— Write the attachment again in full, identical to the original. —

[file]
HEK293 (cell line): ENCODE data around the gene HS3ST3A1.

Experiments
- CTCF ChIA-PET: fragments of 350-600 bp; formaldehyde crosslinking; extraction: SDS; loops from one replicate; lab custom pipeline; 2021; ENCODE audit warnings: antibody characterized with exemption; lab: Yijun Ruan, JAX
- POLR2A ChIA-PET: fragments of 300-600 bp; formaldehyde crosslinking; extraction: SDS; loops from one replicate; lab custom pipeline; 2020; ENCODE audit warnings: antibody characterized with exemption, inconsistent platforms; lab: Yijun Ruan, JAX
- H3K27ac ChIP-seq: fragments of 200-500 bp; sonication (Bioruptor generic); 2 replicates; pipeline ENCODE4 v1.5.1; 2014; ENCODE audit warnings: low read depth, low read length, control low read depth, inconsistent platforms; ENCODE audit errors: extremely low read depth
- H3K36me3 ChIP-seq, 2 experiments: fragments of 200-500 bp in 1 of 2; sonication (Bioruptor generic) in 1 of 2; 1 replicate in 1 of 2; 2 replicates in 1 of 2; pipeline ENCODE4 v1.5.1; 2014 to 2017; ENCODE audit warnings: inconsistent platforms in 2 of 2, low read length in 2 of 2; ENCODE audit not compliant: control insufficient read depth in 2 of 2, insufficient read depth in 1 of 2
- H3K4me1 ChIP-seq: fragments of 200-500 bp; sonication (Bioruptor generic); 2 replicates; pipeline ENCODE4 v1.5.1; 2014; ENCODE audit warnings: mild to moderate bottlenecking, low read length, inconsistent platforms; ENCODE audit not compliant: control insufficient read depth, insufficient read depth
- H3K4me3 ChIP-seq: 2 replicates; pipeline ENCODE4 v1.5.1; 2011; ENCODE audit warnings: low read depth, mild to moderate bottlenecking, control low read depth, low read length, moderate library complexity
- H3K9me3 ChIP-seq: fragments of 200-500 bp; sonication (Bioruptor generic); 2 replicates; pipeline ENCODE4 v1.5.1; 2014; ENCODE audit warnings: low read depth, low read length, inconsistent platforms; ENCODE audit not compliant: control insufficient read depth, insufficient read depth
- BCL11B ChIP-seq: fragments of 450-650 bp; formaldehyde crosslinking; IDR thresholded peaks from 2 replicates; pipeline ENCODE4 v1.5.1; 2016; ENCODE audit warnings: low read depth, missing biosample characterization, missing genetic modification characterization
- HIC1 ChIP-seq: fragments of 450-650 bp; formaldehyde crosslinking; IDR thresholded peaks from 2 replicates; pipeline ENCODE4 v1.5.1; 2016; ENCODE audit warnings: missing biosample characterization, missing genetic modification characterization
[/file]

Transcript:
HEK293 (cell line): ENCODE data around the gene HS3ST3A1.

Experiments
- CTCF ChIA-PET: fragments of 350-600 bp; formaldehyde crosslinking; extraction: SDS; loops from one replicate; lab custom pipeline; 2021; ENCODE audit warnings: antibody characterized with exemption; lab: Yijun Ruan, JAX
- POLR2A ChIA-PET: fragments of 300-600 bp; formaldehyde crosslinking; extraction: SDS; loops from one replicate; lab custom pipeline; 2020; ENCODE audit warnings: antibody characterized with exemption, inconsistent platforms; lab: Yijun Ruan, JAX
- H3K27ac ChIP-seq: fragments of 200-500 bp; sonication (Bioruptor generic); 2 replicates; pipeline ENCODE4 v1.5.1; 2014; ENCODE audit warnings: low read depth, low read length, control low read depth, inconsistent platforms; ENCODE audit errors: extremely low read depth
- H3K36me3 ChIP-seq, 2 experiments: fragments of 200-500 bp in 1 of 2; sonication (Bioruptor generic) in 1 of 2; 1 replicate in 1 of 2; 2 replicates in 1 of 2; pipeline ENCODE4 v1.5.1; 2014 to 2017; ENCODE audit warnings: inconsistent platforms in 2 of 2, low read length in 2 of 2; ENCODE audit not compliant: control insufficient read depth in 2 of 2, insufficient read depth in 1 of 2
- H3K4me1 ChIP-seq: fragments of 200-500 bp; sonication (Bioruptor generic); 2 replicates; pipeline ENCODE4 v1.5.1; 2014; ENCODE audit warnings: mild to moderate bottlenecking, low read length, inconsistent platforms; ENCODE audit not compliant: control insufficient read depth, insufficient read depth
- H3K4me3 ChIP-seq: 2 replicates; pipeline ENCODE4 v1.5.1; 2011; ENCODE audit warnings: low read depth, mild to moderate bottlenecking, control low read depth, low read length, moderate library complexity
- H3K9me3 ChIP-seq: fragments of 200-500 bp; sonication (Bioruptor generic); 2 replicates; pipeline ENCODE4 v1.5.1; 2014; ENCODE audit warnings: low read depth, low read length, inconsistent platforms; ENCODE audit not compliant: control insufficient read depth, insufficient read depth
- BCL11B ChIP-seq: fragments of 450-650 bp; formaldehyde crosslinking; IDR thresholded peaks from 2 replicates; pipeline ENCODE4 v1.5.1; 2016; ENCODE audit warnings: low read depth, missing biosample characterization, missing genetic modification characterization
- HIC1 ChIP-seq: fragments of 450-650 bp; formaldehyde crosslinking; IDR thresholded peaks from 2 replicates; pipeline ENCODE4 v1.5.1; 2016; ENCODE audit warnings: missing biosample characterization, missing genetic modification characterization